Major Emergency Exercise Taking Place This Evening

By the end of this evening, around ninety islanders will have taken part in an exercise that will prepare them for a major aviation disaster at St Mary’s airport.

This morning, a selection of first responders, community leaders and invited locals will learn about what they’d encounter and what they’d be expected to do if there was a major fatality.

A group also attended a talk in the Old Wesleyan Chapel last night.

Ivor Lloyd is a crime scene manager for Devon and Cornwall police and he spoke with local responders last night to explain what would happen if an incident involved fatalities. Ivor says the workshop will show how an established protocol would need to be followed in the aftermath of an incident, including the identification of victims and the collection of forensic samples.

Ian Arrow is the coroner for Scilly. He says the exercise gives him a chance to get to know the islands’ responders better and ensure a good working relationship in the event of a real emergency. But he says he’s impressed by the level of preparation already in place and is confident any event would be dealt with well.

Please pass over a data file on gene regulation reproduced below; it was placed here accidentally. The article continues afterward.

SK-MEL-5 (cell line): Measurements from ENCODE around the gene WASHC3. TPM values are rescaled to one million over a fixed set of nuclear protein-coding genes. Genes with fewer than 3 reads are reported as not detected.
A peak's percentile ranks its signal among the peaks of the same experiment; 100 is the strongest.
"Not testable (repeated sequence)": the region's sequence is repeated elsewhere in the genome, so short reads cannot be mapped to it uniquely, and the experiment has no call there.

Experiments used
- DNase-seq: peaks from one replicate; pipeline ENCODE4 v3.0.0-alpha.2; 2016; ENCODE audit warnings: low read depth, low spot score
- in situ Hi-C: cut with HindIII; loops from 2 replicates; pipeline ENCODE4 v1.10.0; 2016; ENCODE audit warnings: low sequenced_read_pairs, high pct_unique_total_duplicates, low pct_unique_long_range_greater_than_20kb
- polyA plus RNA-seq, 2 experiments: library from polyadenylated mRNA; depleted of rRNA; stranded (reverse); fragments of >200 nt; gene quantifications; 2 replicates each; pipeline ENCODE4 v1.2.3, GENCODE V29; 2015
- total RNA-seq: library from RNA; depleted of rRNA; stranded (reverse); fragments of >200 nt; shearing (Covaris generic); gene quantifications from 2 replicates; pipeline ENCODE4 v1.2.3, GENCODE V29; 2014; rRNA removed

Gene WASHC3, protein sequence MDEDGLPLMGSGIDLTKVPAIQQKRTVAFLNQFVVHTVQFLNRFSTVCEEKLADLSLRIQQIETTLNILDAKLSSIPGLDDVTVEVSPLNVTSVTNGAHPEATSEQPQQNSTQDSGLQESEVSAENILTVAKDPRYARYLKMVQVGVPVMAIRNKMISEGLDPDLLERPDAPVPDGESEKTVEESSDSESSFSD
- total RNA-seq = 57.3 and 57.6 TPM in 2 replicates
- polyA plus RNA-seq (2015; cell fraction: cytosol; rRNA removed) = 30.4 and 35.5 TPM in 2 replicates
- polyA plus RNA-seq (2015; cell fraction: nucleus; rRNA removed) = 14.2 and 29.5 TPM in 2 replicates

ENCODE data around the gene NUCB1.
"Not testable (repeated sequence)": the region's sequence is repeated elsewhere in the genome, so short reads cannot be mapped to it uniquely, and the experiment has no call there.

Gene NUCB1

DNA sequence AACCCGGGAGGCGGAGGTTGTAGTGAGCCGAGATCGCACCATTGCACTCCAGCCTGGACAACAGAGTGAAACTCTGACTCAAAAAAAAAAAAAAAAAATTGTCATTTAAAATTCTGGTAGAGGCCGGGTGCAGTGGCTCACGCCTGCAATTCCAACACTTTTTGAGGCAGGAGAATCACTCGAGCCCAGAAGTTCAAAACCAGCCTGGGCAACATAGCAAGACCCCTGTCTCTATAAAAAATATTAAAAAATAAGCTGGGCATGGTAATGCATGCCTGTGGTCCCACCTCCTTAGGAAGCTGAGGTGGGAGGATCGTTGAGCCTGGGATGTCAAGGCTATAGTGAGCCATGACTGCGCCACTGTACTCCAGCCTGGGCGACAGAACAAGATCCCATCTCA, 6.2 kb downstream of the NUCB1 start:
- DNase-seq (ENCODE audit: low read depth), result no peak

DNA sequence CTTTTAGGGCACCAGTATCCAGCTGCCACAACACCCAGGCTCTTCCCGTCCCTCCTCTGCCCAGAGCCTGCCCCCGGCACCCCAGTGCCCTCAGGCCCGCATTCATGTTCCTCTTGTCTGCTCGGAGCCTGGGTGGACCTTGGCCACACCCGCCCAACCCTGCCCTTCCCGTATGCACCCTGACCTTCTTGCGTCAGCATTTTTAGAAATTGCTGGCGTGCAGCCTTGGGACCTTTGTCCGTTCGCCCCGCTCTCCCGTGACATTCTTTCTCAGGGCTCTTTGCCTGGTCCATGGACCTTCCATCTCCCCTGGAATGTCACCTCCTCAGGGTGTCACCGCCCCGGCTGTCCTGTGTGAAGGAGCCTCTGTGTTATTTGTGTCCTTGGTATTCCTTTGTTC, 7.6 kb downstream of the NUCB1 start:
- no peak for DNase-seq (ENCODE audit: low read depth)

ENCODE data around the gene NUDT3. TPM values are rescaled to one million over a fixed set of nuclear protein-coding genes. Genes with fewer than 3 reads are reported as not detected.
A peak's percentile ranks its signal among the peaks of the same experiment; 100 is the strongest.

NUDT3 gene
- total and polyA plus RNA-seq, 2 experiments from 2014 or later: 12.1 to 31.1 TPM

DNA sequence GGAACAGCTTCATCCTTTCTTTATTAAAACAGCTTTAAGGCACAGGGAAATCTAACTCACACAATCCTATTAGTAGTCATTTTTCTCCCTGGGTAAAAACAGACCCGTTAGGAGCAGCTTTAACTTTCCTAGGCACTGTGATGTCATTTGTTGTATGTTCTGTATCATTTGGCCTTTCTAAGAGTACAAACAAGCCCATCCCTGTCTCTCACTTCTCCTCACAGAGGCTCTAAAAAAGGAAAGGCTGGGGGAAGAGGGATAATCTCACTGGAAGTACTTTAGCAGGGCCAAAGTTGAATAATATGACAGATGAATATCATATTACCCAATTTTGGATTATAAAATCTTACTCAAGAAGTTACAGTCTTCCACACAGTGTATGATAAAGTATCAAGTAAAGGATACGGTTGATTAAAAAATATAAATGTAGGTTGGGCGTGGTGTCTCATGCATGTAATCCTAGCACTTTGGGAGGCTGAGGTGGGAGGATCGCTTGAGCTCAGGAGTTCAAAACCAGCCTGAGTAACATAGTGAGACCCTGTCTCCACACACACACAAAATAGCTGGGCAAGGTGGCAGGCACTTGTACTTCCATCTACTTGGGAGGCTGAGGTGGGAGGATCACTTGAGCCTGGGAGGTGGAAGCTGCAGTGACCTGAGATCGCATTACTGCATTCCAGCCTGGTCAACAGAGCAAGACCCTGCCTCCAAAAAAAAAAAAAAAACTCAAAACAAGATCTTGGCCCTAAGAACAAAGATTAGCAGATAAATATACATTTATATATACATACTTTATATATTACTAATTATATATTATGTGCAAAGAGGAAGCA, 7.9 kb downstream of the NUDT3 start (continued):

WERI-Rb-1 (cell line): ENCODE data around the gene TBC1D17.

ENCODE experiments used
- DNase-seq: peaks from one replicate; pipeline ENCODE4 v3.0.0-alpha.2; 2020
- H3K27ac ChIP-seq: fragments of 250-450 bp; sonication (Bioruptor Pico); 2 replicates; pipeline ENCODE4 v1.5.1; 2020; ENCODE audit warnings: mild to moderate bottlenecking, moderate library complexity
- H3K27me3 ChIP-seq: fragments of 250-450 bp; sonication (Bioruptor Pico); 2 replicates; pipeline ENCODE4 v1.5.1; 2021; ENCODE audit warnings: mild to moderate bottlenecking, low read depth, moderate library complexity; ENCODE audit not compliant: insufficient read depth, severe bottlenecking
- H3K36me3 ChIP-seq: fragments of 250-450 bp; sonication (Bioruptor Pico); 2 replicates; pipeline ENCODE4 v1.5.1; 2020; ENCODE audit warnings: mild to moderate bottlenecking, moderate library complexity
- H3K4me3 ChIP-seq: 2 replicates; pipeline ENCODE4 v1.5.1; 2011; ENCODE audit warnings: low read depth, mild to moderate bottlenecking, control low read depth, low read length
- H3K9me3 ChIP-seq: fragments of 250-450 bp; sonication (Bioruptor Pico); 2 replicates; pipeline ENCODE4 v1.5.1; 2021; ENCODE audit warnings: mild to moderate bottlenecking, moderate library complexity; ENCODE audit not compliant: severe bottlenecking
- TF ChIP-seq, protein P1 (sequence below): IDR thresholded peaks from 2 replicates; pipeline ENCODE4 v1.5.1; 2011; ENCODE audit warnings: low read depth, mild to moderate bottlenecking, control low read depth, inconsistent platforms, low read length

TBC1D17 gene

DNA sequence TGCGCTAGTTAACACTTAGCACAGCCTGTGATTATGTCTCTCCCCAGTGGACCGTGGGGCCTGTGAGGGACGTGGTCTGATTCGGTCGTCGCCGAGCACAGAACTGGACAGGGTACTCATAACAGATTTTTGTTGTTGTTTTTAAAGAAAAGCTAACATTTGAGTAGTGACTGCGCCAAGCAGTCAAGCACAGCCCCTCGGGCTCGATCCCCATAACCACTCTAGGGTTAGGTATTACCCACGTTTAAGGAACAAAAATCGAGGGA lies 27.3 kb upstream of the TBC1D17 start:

Ian says he would be responsible for investigating any deaths and identifying the deceased quickly is vital, so the next of kin can be informed.

This evening, the emergency services, airport staff and volunteers will mock-up an air crash at the airport and deal with a realistic set of issues. The exercise will involve people from various agencies including the Council of the Isles of Scilly, police, fire and rescue service and the Maritime and Coastguard Agency.

Howard Cole from the airport says it’ll be a late night for many of the participants, as they’ll go through a ‘hot debrief’ after the exercise while it’s still fresh in the memory, and there will also be a formal debrief later this month to analyse all aspects of the response.

Howard says the whole exercise has taken a lot of organisation over the past six months.

Rhona Holland, who looks after emergency planning for the Council, has helped create the scenario for this evening’s drill and she says there will be umpires from the different agencies taking part who will observe the performance and push their people in the right direction if needed.

This key exercise should help to ensure that the islands are fully prepared for a real life emergency, so if you see major activity after the airport shuts at 7pm, you’ll know it’s just a drill.